Respect for the Museum of London!
On Thursday 4th October Years 7, 8 and 9 were fortunate enough to attend a Black History Month performance put on by a group of actors from the Museum of London. The aim of the session was to recognise the contribution of black Londoners, starting with the arrival of black soldiers during the Roman Empire, to present day examples of prominent academics, writers and activists. To do so they combined rap, role play, music and key names and facts on slides to create an exciting and energetic performance from which the students could really engage and learn.
The performance focused on celebrating a diverse range of individuals across all areas of society. While acknowledging the immense achievements of Olympians, like Mo Farah, the actors were keen to promote the accomplishments of black sportswomen, for example the football player Eniola Aluko, who are not yet household names.
Another key message of the performance was the significance of black women who have risen to positions of power and authority, overcoming the barriers of gender as well as race. For example, Whitmore students learnt about Hope Powell, who was the first black person to coach an England football team, as well as being the first woman in the role. Other women who deserve acclaim included Claudia Jones, Malorie Blackman, and Dawn Butler, to name but a few.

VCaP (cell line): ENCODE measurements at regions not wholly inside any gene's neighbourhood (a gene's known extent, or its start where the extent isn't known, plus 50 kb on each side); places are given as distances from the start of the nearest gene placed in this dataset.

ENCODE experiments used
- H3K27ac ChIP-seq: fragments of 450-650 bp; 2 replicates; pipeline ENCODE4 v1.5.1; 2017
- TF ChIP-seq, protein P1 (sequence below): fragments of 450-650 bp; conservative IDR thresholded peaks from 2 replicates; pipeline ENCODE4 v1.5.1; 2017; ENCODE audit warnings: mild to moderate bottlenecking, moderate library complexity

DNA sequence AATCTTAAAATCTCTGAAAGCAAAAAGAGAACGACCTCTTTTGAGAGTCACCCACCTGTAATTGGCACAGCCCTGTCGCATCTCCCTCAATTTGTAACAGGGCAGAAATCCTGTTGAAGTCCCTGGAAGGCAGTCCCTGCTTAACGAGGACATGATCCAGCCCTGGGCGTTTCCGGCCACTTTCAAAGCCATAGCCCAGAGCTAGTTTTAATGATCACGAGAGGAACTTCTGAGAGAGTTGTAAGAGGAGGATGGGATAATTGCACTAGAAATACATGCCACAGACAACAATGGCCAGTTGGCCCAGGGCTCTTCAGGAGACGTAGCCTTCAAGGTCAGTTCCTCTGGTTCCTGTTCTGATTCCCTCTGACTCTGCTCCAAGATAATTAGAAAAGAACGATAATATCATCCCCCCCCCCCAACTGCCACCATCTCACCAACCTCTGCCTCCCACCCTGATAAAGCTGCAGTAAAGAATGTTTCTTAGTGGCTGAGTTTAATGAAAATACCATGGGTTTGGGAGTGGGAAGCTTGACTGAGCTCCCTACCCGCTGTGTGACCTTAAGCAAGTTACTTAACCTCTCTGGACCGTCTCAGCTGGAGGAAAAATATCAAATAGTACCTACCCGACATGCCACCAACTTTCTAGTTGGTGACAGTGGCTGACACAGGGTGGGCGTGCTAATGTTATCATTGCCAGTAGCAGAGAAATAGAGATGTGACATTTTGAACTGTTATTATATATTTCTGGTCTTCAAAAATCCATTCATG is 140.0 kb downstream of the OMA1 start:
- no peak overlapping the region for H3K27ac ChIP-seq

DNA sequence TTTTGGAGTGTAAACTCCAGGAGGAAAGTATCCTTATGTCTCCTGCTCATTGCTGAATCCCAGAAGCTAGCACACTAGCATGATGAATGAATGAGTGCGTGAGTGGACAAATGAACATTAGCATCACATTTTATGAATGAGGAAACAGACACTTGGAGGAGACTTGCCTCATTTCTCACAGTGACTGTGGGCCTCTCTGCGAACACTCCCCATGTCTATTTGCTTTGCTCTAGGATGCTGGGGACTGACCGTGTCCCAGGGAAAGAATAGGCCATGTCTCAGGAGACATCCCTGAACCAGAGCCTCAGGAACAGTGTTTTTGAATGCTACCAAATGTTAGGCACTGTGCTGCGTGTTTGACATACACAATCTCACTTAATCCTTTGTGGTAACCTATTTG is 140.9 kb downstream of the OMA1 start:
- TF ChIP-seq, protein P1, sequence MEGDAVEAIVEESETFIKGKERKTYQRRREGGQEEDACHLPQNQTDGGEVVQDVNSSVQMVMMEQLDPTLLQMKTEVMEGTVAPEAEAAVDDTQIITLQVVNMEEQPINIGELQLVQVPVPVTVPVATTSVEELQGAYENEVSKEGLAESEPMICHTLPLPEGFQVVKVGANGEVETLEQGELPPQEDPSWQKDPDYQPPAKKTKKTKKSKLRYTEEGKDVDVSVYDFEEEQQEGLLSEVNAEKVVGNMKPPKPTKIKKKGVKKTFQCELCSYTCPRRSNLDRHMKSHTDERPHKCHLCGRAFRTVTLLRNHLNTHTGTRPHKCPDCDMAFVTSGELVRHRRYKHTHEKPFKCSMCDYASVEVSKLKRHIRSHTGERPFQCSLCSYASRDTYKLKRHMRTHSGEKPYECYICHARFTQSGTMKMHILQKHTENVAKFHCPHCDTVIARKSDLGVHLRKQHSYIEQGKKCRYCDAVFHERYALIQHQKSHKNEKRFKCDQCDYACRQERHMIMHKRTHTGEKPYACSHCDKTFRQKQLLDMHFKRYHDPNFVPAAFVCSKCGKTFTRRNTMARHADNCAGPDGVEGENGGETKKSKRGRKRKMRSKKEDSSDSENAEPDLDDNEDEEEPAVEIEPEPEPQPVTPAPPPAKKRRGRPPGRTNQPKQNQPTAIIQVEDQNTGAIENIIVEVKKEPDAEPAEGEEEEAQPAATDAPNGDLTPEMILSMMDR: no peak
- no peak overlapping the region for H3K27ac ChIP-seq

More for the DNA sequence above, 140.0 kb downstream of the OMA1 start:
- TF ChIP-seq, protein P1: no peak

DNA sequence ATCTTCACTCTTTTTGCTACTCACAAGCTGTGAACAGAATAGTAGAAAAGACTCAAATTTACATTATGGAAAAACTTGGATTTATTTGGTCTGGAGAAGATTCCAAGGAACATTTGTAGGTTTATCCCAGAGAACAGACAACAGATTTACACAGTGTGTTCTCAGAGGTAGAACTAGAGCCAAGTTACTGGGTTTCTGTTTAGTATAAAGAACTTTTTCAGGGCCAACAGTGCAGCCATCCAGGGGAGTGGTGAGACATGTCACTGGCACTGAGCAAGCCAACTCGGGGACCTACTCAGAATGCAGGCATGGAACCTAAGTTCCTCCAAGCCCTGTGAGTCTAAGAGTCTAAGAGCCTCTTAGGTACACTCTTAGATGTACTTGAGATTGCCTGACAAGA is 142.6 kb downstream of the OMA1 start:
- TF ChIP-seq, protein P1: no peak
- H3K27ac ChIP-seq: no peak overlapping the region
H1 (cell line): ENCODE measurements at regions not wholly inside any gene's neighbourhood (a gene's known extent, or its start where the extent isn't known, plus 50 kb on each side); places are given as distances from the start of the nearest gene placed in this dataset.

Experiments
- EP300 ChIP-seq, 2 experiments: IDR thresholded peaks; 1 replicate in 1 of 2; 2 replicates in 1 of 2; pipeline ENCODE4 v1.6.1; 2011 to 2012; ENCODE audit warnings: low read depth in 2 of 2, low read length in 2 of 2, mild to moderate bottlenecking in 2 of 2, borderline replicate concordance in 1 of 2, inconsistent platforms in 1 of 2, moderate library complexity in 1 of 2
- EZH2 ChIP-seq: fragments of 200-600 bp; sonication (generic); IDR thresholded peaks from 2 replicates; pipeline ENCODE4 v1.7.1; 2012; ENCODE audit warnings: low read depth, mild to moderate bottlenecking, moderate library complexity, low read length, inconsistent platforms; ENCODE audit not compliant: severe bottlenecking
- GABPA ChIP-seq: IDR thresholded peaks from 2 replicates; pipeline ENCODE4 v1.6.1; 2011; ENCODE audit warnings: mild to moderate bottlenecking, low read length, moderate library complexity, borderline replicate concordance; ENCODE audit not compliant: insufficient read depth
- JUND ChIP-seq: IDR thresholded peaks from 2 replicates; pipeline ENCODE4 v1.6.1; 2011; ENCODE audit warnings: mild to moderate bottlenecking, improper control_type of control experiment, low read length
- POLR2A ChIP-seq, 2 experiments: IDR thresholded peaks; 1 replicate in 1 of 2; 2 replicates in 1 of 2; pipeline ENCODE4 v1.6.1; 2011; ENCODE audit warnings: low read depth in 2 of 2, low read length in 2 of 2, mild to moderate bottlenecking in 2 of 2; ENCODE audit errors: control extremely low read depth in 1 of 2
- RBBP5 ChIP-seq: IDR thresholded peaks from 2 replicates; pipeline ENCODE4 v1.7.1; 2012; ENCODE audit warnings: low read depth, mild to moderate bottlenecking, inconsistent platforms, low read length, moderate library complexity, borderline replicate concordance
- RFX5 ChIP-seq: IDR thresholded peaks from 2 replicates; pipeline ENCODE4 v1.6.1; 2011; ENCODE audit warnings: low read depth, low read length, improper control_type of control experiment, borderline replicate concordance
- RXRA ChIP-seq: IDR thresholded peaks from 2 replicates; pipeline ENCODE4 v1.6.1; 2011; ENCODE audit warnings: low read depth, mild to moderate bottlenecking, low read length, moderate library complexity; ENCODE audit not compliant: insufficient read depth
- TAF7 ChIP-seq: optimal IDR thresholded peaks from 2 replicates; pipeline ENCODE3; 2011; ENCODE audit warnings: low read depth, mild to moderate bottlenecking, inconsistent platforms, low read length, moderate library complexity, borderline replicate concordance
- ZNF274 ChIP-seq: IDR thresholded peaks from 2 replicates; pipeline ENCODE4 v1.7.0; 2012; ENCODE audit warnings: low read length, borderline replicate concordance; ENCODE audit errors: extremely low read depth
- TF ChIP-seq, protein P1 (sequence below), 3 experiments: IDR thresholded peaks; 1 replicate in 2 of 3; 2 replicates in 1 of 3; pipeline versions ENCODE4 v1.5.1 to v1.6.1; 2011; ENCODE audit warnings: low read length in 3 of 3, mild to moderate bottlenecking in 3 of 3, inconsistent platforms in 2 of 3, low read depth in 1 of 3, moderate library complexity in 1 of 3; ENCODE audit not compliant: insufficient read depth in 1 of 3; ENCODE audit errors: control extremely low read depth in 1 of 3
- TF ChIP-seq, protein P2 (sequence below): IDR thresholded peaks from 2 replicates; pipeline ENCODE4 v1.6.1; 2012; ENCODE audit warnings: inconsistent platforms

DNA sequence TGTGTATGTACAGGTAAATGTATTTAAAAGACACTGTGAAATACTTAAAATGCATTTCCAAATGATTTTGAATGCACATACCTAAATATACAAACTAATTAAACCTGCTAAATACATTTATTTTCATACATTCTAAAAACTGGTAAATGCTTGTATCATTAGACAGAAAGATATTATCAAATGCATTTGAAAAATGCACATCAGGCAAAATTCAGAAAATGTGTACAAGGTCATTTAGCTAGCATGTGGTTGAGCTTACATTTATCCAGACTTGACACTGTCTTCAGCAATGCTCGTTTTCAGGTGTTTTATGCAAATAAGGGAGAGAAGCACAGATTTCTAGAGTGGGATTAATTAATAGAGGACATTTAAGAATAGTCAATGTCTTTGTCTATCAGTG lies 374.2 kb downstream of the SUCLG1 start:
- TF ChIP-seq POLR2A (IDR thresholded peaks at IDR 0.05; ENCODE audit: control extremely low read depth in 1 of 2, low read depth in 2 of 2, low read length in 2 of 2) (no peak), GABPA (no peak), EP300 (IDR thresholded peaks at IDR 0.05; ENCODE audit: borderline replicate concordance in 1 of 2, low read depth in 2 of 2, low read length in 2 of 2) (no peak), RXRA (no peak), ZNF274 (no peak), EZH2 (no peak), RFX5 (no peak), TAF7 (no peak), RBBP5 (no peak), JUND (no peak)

The important role ordinary people play in standing up against discrimination was brought home through the stories of Blair Peach (a London teacher who was killed by police at an anti-racism protest in 1979) and the activism of Doreen Lawrence (the mother of murdered teenager Stephen Lawrence).
It seems that the role plays performed by the actors resonated strongly with the students: when asked what they found most memorable, a group of year 9 students responded by saying that the stories of Olaudah Equiano and Mary Seacole really struck a chord. Olaudah Eqiuano was a former slave who wrote books and was an active campaigner for the abolition of the slave trade in Britain in the 18th century. Mary Seacole was a Jamaican nurse who would not let racism and discrimination prevent her from helping wounded soldiers in the Crimean War in the 19th century. Both are powerful historical figures who deserve to be remembered.
All year groups responded brilliantly, singing along to the introductory rap, applauding the achievements of dozens of remarkable individuals, and reflecting in silence at some of the tragic consequences of racism and discrimination. As part of the performance, a few brave students had the opportunity to come up on stage to showcase their own singing talents and demonstrate that they too are capable of feats worthy of recognition and applause. The students left the hall with a wealth of inspiring role models so that one day their names might be part of the Black History Month ‘respect awards’ roll of honour.